Insider trading is a term many people have a passing familiarity with. But what exactly is it?
More importantly, why are the penalties associated with insider trading so high?
Defining insider trading
The U.S. Securities and Exchange Commission takes a look at insider trading and why it counts as a crime.
First of all: what is insider trading? This happens in any situation where a person uses their “insider information” to get a leg up over everyone else in the stock market.
For example, say a company announces to its employees that it will soon file for bankruptcy, but it has yet to announce this to the wider public. If an employee then sells their share of stocks in the company knowing that it will soon go bankrupt, this is insider trading.
Insider trading also counts when a person on the inside gives or sells their information to others so they can make unfair decisions.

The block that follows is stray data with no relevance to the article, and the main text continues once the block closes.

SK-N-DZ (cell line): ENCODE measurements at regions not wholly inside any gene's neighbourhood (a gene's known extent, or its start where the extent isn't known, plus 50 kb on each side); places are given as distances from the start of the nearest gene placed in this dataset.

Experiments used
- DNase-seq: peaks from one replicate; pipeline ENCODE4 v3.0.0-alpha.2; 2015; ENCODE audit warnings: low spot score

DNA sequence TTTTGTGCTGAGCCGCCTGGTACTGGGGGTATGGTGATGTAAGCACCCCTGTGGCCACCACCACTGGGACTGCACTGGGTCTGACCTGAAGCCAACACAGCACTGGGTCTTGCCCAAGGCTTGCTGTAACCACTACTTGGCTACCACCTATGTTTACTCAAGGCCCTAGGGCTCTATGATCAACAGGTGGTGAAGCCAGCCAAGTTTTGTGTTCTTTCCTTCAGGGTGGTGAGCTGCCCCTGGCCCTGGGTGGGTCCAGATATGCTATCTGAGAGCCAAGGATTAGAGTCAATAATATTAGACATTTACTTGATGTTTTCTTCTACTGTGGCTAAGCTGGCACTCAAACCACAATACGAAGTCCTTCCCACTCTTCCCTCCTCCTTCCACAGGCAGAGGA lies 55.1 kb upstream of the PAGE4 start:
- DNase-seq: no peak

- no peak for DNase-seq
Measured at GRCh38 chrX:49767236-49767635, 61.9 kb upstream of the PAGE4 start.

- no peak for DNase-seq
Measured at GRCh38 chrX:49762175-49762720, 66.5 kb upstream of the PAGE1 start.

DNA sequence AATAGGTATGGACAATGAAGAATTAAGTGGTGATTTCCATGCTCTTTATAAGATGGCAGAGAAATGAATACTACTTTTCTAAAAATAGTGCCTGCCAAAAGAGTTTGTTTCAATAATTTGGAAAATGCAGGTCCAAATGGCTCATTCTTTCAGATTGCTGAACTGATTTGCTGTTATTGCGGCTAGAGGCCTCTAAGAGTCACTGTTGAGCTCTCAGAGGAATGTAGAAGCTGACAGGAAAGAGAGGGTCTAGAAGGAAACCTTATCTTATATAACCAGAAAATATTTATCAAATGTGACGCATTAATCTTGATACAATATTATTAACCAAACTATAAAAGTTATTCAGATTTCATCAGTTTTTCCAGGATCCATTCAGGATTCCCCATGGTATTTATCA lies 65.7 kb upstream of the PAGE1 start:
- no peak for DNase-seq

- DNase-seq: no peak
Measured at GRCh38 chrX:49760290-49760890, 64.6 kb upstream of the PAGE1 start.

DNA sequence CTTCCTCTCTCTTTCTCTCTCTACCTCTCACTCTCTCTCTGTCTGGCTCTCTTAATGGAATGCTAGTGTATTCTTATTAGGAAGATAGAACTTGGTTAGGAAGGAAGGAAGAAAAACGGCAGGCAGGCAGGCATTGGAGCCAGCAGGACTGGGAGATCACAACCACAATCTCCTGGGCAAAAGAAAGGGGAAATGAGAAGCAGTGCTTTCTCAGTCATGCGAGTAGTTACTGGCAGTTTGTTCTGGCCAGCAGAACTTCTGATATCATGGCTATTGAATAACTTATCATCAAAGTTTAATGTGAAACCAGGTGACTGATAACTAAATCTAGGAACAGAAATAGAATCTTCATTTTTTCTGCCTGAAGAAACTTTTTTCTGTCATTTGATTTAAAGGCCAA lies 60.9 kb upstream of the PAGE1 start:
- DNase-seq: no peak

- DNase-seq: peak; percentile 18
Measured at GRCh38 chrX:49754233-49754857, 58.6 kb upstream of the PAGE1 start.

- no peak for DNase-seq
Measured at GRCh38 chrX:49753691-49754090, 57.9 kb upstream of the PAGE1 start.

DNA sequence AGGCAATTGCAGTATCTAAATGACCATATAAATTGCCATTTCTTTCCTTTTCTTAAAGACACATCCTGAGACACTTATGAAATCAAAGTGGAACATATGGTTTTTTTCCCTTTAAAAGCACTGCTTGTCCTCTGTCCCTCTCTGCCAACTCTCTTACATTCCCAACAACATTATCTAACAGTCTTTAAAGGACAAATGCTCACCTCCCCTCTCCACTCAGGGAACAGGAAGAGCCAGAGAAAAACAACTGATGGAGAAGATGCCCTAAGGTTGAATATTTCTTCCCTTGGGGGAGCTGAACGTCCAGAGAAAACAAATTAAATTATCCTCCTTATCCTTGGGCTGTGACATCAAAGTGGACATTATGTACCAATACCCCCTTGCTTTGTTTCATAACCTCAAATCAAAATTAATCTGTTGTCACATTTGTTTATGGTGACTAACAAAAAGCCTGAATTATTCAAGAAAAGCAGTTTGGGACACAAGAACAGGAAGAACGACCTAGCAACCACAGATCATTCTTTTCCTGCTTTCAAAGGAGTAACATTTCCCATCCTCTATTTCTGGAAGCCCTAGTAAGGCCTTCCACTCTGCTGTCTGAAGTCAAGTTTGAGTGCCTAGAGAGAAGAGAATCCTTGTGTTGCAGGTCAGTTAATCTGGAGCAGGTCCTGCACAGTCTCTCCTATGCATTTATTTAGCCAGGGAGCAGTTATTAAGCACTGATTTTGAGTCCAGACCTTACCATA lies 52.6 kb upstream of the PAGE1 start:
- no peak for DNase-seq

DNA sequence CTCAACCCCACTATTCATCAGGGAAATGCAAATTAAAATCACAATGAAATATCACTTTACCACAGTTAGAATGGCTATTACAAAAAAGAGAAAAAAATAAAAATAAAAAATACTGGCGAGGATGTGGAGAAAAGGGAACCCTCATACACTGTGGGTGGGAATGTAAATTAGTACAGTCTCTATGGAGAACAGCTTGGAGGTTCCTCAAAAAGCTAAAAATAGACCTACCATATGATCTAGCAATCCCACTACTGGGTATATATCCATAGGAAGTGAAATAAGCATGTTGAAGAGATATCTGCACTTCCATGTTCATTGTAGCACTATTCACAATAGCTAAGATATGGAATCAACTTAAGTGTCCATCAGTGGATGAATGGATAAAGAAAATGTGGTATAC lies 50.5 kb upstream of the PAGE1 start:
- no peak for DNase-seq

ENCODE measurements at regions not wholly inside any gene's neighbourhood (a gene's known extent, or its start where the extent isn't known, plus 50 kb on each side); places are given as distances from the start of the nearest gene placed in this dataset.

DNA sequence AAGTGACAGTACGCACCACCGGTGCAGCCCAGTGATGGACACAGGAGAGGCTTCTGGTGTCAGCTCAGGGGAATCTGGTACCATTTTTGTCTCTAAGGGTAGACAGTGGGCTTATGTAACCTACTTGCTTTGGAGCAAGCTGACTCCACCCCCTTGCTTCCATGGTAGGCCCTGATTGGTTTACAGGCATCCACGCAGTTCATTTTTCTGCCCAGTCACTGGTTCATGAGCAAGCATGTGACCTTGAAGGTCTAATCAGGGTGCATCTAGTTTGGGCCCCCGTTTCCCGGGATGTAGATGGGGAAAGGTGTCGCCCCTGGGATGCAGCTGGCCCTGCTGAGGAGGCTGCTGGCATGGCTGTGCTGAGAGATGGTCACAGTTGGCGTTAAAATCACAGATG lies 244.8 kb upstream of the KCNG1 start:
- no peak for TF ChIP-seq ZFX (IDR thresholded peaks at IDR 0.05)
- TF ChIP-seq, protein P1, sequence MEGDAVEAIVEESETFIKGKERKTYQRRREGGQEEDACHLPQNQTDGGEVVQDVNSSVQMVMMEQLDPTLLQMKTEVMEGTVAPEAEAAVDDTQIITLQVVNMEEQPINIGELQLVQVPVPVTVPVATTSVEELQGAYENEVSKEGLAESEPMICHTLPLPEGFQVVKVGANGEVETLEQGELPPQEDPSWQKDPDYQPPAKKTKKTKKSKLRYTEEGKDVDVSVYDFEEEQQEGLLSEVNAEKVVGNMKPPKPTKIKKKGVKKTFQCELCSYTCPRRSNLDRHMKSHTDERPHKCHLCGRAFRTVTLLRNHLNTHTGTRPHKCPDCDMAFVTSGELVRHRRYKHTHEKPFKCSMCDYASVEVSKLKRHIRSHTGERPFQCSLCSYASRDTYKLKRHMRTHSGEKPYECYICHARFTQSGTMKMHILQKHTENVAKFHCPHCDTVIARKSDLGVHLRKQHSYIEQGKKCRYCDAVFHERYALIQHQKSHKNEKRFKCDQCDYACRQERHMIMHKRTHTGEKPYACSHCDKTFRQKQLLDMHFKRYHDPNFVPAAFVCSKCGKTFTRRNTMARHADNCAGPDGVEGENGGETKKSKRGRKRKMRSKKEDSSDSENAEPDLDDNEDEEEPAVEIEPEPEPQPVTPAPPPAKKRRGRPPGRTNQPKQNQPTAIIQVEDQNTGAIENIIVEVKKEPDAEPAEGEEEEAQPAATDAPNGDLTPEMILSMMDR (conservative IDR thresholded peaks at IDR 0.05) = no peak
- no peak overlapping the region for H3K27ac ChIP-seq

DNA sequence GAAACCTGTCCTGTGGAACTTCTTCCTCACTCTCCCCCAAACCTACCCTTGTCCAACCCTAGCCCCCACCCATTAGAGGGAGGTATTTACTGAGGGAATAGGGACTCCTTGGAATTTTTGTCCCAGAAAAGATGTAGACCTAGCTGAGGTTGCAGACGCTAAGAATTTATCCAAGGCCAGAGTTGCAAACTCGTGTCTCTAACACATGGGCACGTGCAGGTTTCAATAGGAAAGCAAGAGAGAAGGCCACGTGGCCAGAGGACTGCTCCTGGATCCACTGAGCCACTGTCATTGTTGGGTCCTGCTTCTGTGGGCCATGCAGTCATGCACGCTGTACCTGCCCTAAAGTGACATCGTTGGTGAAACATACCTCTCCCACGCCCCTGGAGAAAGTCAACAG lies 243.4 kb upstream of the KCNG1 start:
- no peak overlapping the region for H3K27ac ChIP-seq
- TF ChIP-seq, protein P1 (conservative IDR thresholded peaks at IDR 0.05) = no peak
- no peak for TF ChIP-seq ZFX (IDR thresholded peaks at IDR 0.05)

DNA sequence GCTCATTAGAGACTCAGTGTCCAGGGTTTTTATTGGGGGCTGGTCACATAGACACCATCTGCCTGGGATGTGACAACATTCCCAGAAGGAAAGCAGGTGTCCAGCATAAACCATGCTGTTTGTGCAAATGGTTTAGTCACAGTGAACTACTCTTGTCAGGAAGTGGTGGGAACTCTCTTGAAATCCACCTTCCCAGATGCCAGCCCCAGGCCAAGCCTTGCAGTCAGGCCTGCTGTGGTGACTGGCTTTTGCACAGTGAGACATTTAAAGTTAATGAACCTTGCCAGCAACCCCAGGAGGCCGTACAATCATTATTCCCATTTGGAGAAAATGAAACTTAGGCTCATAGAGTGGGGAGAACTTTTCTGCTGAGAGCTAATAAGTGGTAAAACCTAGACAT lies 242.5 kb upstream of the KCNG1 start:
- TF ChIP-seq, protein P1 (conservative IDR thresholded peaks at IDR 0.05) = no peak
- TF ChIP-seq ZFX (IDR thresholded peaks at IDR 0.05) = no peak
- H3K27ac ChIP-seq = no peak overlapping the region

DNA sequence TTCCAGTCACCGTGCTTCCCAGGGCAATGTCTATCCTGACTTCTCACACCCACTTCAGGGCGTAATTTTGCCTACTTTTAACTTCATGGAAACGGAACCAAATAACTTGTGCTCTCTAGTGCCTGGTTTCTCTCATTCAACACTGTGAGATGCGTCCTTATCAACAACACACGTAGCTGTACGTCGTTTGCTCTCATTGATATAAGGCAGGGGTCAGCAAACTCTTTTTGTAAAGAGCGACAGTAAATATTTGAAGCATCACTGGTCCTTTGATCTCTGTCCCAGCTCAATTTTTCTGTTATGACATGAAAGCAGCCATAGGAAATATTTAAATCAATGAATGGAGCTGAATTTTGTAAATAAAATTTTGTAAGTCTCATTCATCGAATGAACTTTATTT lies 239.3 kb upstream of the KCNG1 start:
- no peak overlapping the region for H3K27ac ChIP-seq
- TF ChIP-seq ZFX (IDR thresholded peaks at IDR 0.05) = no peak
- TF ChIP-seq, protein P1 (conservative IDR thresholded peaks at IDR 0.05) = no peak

A look at the penalties
The penalties can differ depending on the various unique circumstances of each case but typically include a fine and a jail sentence.
At its maximum, a person may get charged up to $5 million and spend up to twenty years in prison, which is no small number.
So why are the penalties that stiff? In essence, the entire stock market runs on the trust of the investors. If they feel people make unfair gains using inside information, they are less likely to invest. It puts the entire stock market at risk, which is why it is so important to deter people from engaging in this act.